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Uni Open Days - do they go alone or do you come too?(59 Posts)
DS will be looking around some unis soon. What's the etiquette? Is it better for them to go around on their own or do parents usually come along?
I've gone to all dds because she wants me to and I'm nosy!!
I think most go with parents. Lots of people seem to remember going alone but I went with my DDs and saw few prospective students without a parent. In fact, those without a parent were at a bit of a disadvantage, I think. DD1 would not have spoken to anyone if I had not helped her to start. Now that she's about to graduate things are different, but back then she would have lacked the confidence to approach anyone.
DD2 went equipped with an extensive list of questions. This time my role was mostly to make sure someone else also got to speak :D
Parents came in my day (over 10 years ago)
It's the norm for parents to be there now. Some v busy ones might state that they should bring only one.
Prepare for the season of trains & Premier Inns!
I went to all mine on my own a long time ago, but they didn't have open days then, you just went when you had an interview. I've been to all if my DC's. It's a nice day out!
From what I see most parents seem togo. We will be going with dd - she wants us to, and most open days seem to welcome parents. On the days there we will play it by ear - see what's happening and take dd's lead too. If nothing else we are a taxi firm for dd and can drop her, go for lunch and collect her afterwards. But from speaking to parents with older children it seems parents stay and look round.
Many parents (more went than not went amongst students at my school for example, and friends I know since say similar) went way back when I went to university - some 27+ years ago - and it seems to have become increasingly more so.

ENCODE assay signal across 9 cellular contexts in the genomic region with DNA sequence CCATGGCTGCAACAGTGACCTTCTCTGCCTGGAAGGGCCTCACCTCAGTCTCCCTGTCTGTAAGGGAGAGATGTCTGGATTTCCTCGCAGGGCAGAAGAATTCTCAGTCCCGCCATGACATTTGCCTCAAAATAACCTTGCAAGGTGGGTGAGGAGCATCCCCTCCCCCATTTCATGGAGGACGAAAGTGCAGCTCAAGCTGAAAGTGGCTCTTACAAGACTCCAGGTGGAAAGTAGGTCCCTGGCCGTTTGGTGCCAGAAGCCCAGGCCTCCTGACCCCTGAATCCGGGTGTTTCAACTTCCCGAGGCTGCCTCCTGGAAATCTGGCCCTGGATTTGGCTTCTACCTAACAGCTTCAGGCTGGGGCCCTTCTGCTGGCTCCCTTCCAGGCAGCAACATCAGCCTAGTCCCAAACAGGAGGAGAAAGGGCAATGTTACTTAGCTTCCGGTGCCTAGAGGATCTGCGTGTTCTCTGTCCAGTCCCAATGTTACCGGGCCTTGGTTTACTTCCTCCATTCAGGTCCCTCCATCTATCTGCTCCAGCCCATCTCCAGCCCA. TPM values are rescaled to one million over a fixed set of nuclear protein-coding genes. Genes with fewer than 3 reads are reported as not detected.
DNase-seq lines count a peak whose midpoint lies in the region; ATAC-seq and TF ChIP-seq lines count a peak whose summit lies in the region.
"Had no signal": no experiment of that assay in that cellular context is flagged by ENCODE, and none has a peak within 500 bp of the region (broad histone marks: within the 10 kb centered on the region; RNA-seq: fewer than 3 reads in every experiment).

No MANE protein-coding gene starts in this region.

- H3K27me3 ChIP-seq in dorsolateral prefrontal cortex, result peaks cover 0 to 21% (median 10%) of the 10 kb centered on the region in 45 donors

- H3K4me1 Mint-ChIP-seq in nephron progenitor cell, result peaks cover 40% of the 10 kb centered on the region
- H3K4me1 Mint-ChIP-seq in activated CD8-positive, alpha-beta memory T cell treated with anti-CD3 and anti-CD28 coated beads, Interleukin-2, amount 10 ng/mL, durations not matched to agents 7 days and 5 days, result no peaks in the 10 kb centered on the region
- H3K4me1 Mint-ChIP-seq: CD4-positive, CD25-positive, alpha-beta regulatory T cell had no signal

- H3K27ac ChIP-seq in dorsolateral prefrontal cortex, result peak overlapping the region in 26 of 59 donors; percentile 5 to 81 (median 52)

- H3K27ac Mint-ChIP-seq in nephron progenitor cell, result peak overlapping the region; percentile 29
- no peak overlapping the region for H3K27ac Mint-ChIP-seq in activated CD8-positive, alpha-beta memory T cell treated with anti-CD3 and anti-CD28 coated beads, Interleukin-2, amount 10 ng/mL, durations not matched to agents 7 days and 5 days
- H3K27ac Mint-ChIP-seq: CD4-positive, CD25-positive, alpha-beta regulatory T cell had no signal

Ds did his last year and he did a mixture. Some he went alone or with mates others I went and when he went to the place where she and I met we all went. This worked well as he got some independence and got input from us too
Parents are way more invested in the choices now! Some patents are a pain at open days! They ask all the questions!
I mostly drove DDs due to logistics. Others we visited on the train. DH went to work! Trains are not always useful but it depends where you live and where you are going.
DD1 knew boys at a boarding school who went in groups on the train without parents. Fun day out!
We went to some last year and 99% had parents with them
I didn't go with DS this year. He wanted to go either by himself or with a friend.
Definitely most had parents there though. He was an oddity.
We cater for parents coming to Open Days and Interviews. But for interviews they sit separately!
Mine said that under no circumstances was I go wth them.
They might need/want a lift, but then I go shopping or whatever.
It wasn't done back in my day, so I see independence in this as totally normal
I used to help out at the open days of the uni I went to. As there was so much information to cover during the day parents and applicants were split up and only brought together for lunch. Parents would be taken off to talks about finances, accommodation, and all the boring but important things. The applicants were taken on tours of their subject area and given activities to do and talks from alumni and given a feel for the campus and uni life. Parents could also attend these sessions as well. Anyone attending alone definitely had an overwhelming day trying to take it all in.
I accompanied DD to one city and we both stayed inTravelodge but she went to the actual open day alone.
Another one she went with friend who was thinking of doing a different course at same uni.
Third one she went alone.